Ear bones no red her­ring

Western Suburbs Weekly - - Western Opinion - By JON BAS­SETT

RE­SEARCHERS want the ear bones from the com­plete skele­tons of fish to de­ter­mine the health of in­creas­ingly pres­sured her­ring stocks in WA.

“To find fish skele­tons and frames in the past we’ve had peo­ple go­ing through skip bins on wharves in the South-West in the dark with torches,” Depart­ment of Fish­eries se­nior re­search sci­en­tist Kim Smith said.

Do­nated skele­tons of pop­u­lar species, in­clud­ing her­ring, pink snap­per and dhu­fish, must have their in­ter­nal and sex or­gans if they are to be use­ful to the depart­ment’s Send Us Your Skele­tons pro­ject.

Dr Smith said re­search had in­di­cated that be­fore new mea­sures to pro­tect the species, up to 75 per cent of her­ring, which now have a daily bag limit of 12 fish, had been caught be­fore reach­ing ma­tu­rity and their first spawn­ing at about 3-4 years.

“It may be a com­bi­na­tion of over­fish­ing and en­vi­ron­men­tal fac­tors, in­clud­ing the higher wa­ter tem­per­a­tures we have been record­ing, be­cause you have to re­mem­ber her­ring are a tem­per­ate-wa­ter fish,” she said.

The do­nated skele­tons’ ear bones, known as otoliths, have tree trunk-like growth rings that can be counted to find fishes’ ages, and the bones are chem­i­cally an­a­lysed to find out where fish have lived.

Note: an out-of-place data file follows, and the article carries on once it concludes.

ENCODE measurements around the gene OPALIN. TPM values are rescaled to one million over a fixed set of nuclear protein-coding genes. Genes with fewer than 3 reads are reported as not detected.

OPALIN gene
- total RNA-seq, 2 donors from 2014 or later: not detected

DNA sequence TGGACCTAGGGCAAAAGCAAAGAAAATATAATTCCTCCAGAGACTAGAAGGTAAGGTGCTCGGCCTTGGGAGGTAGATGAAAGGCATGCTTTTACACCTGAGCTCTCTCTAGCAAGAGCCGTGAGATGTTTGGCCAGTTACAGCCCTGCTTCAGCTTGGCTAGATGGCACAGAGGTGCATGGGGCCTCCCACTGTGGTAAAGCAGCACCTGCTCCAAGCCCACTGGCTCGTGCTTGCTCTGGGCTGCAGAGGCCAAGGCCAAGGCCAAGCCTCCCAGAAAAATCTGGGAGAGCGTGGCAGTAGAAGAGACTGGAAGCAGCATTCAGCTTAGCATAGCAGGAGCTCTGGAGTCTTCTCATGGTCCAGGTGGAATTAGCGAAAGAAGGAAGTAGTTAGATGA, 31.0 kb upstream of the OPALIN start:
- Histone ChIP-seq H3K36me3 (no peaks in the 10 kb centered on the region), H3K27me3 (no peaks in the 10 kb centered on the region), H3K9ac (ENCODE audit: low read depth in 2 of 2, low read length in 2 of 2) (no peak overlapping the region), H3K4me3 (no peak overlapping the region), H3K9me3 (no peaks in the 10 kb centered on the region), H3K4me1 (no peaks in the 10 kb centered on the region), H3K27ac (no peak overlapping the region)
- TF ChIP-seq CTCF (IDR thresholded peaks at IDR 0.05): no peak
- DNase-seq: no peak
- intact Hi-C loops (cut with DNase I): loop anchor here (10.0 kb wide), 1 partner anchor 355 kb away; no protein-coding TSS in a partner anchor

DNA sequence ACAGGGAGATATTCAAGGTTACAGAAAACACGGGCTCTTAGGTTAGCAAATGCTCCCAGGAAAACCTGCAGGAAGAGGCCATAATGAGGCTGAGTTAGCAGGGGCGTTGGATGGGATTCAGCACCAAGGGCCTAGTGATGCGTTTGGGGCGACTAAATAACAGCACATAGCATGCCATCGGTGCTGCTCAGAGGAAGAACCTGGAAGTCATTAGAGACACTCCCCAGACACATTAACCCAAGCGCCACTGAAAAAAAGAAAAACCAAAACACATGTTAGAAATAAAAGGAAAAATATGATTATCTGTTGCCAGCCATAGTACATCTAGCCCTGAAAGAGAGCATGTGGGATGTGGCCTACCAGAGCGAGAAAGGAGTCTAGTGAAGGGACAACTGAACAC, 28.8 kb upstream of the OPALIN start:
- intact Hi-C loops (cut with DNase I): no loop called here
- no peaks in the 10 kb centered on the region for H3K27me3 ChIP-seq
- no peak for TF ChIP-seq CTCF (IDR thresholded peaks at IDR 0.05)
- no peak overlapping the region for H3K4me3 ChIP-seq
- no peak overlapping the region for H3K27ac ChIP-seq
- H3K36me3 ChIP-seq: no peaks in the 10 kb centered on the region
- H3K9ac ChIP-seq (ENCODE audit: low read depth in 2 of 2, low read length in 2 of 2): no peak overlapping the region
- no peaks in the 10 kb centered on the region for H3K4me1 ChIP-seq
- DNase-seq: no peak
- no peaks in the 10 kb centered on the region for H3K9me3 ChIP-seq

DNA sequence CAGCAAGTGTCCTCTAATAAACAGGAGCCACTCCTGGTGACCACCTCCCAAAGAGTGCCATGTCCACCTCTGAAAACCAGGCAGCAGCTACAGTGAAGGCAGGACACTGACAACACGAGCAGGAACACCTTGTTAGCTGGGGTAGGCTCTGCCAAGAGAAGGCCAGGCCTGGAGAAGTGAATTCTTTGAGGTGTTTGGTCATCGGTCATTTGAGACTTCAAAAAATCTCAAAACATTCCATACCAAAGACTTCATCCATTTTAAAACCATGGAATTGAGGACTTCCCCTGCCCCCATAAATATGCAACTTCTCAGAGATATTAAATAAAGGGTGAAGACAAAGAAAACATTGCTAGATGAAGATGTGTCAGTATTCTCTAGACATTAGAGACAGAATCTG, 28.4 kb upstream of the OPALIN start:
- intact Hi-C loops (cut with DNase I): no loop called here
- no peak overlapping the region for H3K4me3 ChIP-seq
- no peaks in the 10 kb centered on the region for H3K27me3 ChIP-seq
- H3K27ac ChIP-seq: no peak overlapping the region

Recre­ational and com­mer­cial fish­ers have al­ready do­nated about 300,000 fish ear bones from sev­eral species to the depart­ment but the re­searchers need about 500 ears from any species just to de­ter­mine a range of ages in any pop­u­la­tion.

Work on the ear bones in the lab­o­ra­tory is de­tailed and spe­cialised.

“Each tiny ear bone is set in resin to stop it chip­ping, sliced thinly into a cross-sec­tion with a diamond cut­ter and placed un­der a mi­cro­scope, with the im­age pro­jected onto a com­puter screen,” Depart­ment of Fish­eries re­search ex­ec­u­tive di­rec­tor Rick Fletcher said.

Visit Send Us Your Skele­tons at www.fish.wa.gov.au/frames or call 9203 0111.

Her­ring re­searcher Kim Smith with a small catch.

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